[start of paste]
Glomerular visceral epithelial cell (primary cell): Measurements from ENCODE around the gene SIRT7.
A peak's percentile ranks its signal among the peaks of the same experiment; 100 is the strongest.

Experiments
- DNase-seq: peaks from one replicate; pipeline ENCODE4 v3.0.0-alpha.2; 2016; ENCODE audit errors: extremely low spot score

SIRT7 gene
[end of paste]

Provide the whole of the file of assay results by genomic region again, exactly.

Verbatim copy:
Glomerular visceral epithelial cell (primary cell): Measurements from ENCODE around the gene SIRT7.
A peak's percentile ranks its signal among the peaks of the same experiment; 100 is the strongest.

Experiments
- DNase-seq: peaks from one replicate; pipeline ENCODE4 v3.0.0-alpha.2; 2016; ENCODE audit errors: extremely low spot score

SIRT7 gene